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Chinese Dances

China dance, as a comprehensive art form, is an important part of the ancient Chinese term "Yue" which includes several elements such as poems, songs, dances and music. Chinese dance has its own unique vocabulary, meanings, and ordered structure that enable a dancer to fully express his thoughts and feelings with ease and grace.

The art of Chinese dance traces its origins to a time before the appearance of the first written Chinese characters. The ancient dance of China went through embryo and childhood stages in a primitive society. It became ripe around the Bronze Age. A study of ceramic artifacts with depictions of dancing figures reveals that people of the Neolithic Yangshao culture of around the fourth millennium B.C. already had choreographed group dances in which the participants locked arms and stamped their feet while singing to instrumental accompaniment.

Chinese DancesThrough further development in the Feudal society, especially after the Han Dynasty, the dance culture reached its peak in the Tang Dynasty. After the Song Dynasty, it entered a transformation period as a result of the changes in the entire art field.

Chinese dance possesses numerous types. Each nationality, each region and each type of dance carry its own folk dance forms with unique features and flavors. Folk dances directly reflect the lifestyles and customs of a people, and though their are numerous folk dances, each and everyone is an invaluable part of China's cultural heritage. Yet it is also easy to discover that Chinese dance is actually an integral body with common spirits and views. The frequent communication and assimilation between different ethnic groups and regions, the different dance fields between entertainment for others and self-entertainment, professional and amateur, religious and worldly, royal and grassroots, etc., have all melted and become one in another. Dances for rituals, performances, social contacts, education, clans, trades, etc., all take up an important and indispensable place in the garden of dances....

Here is a list of distinctive dances that are worth appreciation and enjoyment at up most.

Classic Folk Dance - Fans and ribbons may be the stereotypical image that appears in many of our minds when we hear about Chinese cultural dance; in fact it mean much more than images...

Popular Yangge - During the season in winter, people of Han nationality in villages in northern Shanxi begin doing the yangge dance and waist drum dancing in order to greet Spring Festival (first day of the first lunar month) and Lantern Festival (15th of the first lunar month).

Uygur Folk Dances - Uyghurs in Xinjiang are known for their skill in singing and dancing on festive days and at gatherings of friends and relatives. Their lively dances demonstrate diligence, bravery, openness and optimism and distinguished by head and wrist movements. Their clever coordination is enhanced by the typical posture of tilted head, thrust chest and erect waist. The dances, Sanam in particular, express the Uygurs' feelings and character.

Chinese DancesTibetan Dances - Nearly Tibetans can sing anytime for any event and dance at festivals, weddings, gatherings and during their spare time. From historical writings we can see that more than a thousand years ago folk religious and sorcerers' dances were very popular in Tibet.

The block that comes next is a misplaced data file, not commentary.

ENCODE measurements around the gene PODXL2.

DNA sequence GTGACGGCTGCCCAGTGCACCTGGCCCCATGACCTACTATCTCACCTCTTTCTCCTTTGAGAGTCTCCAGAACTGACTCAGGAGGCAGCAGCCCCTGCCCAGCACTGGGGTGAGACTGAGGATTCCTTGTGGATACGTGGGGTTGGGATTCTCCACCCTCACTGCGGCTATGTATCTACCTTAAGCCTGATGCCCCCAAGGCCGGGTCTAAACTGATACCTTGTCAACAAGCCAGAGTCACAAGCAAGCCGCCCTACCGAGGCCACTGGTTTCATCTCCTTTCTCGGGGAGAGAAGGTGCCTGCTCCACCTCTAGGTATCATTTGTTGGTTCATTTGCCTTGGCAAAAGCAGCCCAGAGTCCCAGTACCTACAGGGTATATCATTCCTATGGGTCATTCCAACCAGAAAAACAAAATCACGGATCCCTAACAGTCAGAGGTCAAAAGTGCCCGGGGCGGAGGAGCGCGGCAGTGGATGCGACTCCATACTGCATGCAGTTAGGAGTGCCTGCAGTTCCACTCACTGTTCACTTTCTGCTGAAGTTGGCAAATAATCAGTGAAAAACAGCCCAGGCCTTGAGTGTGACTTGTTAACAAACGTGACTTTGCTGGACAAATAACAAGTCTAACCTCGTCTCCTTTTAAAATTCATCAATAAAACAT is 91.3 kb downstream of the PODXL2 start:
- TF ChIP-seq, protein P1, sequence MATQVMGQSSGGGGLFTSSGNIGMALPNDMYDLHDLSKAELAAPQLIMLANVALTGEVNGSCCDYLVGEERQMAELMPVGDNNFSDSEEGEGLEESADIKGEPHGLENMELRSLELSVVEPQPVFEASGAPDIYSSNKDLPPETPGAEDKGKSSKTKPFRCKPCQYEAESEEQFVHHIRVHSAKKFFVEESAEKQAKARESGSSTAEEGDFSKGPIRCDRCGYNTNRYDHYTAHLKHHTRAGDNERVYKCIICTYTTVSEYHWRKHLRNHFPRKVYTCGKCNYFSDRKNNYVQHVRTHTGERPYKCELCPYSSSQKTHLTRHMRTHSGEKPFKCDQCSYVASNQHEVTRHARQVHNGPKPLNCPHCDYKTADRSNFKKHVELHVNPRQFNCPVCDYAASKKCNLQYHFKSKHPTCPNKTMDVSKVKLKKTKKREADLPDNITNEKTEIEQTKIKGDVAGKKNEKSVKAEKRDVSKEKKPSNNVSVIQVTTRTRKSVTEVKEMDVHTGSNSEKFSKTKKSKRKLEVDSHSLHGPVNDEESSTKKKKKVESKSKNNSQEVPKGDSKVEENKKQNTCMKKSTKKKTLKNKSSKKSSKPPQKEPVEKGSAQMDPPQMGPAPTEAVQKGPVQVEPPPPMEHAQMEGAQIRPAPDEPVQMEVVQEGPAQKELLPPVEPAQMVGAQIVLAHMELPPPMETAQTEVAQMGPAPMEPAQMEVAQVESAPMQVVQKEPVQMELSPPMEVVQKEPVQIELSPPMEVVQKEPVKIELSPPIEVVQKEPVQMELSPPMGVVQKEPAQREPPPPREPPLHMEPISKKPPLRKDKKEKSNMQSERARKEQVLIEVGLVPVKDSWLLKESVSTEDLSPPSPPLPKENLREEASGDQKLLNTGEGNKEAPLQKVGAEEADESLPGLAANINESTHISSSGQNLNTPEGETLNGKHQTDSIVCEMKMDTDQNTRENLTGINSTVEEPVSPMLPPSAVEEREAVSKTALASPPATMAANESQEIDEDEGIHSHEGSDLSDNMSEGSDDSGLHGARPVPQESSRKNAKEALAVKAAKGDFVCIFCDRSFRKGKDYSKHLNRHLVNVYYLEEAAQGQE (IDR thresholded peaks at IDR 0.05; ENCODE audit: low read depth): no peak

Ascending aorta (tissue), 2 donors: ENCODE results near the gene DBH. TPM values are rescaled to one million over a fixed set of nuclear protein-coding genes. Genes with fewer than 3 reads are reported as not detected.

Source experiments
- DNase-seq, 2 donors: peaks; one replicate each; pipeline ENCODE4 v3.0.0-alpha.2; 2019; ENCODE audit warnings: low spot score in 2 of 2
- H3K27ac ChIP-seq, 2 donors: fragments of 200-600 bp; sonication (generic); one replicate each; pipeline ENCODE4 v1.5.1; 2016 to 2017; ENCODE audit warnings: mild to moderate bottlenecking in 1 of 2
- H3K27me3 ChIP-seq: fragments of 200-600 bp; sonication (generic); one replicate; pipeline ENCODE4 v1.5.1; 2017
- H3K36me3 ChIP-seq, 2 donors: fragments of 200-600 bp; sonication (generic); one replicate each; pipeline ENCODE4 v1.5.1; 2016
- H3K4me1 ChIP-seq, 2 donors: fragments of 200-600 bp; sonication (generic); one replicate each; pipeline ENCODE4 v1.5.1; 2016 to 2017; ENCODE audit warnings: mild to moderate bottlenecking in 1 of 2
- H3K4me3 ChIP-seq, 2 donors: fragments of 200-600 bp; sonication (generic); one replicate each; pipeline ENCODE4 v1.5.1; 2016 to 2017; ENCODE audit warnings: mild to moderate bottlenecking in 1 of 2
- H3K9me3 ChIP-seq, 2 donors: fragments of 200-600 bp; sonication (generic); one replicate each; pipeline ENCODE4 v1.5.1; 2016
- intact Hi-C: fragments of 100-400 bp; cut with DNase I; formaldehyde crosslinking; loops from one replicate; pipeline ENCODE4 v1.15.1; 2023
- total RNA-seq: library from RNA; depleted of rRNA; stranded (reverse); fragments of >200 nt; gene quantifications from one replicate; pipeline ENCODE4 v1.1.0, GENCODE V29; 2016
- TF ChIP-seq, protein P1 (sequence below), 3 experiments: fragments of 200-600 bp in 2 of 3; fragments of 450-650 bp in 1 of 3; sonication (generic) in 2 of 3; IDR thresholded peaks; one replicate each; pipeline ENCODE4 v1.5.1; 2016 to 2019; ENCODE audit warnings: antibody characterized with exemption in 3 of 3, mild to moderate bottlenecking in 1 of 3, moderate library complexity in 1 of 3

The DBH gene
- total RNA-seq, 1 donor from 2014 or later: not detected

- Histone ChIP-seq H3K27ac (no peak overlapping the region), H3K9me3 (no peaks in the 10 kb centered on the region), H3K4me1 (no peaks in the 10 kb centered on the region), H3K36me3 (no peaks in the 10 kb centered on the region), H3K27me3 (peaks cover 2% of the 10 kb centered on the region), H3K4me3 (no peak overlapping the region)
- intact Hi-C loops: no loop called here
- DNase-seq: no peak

Miao Dance - The Miao (also known as Hmong) people of southwestern China developed a lively form of antiphonal, or responsive, singing and competitive dance.

Dai Dances - The folk dances of Dai nationality enjoy not only wide popularity but great diversity. Most of them imitate the movements of subtropical creatures. Known as Galuoyong, Fanluoyong or Gananyong, Peacock Dance is the best loved dance of the Dais.

Gaoshan Dance - Due to the influence of the their island environment, the aborigines of Taiwan created hand-holding line dances as part of a harvest ritual.

Ballet in China - The development of modern Chinese dance has taken on a dynamic personality. Usually, young people going into dance study ballet and modern dance first, then they study the technique and syntax of traditional Chinese dance. From there they seek out new directions for Chinese style body expressions and movements with an open mind for experimentation. Since about 1970, the original and unique compositions of young dancers have occasioned a renaissance in Chinese dance.

General types of chinese dance

民间舞蹈: Folk dance

踏歌: Tage (beat time to a song with the feet; dancing accompanied by singing)

秧歌: Yangko dance

腰鼓舞: Waist drum dance

花鼓灯: Flower-drum lamp dance

狮子舞: Lion dance

龙舞: Dragon dance

花灯: Festive lantern dance

安代舞: Andai dance- The dance originated from Horqin Grassland (Inner Mongolia) in early years of the Qing Dynasty (1644-1911).

热巴: Reba ance - Reba dance is a Tibetan local art that involves performance of Rap, singing, dancing, acrobatics and drama. In the old days, the dance used to be

performed by the strolling family troupes.

赛乃姆: Sainaimu (this dance is prevalent throughout Xinjiang)

扁担舞: Shoulder pole dance

芦笙舞: Lusheng dance (Lusheng is a kind of reed-pipe wind instrument of some Chinese ethnic groups)

阿细跳月: The Moonlight Dance of Axi (Chinese pinyin: Axi Tiao Yue) - popular in Lunan, Luxi, and Mile of the Yunnan Province, is a kind of mass dance among axi and

Sani people of the Yi nationality.

农乐舞: Farming dance

孔雀舞: Pavane

雅舞: Ritual dance

祭祀舞蹈: Sacrifice dance

扇子舞:Fan dance

剑舞: Sword dance

宫廷舞蹈: Court dance (Today, the most famous of the court dance is the Tang Dynasty Music and Dance Show)

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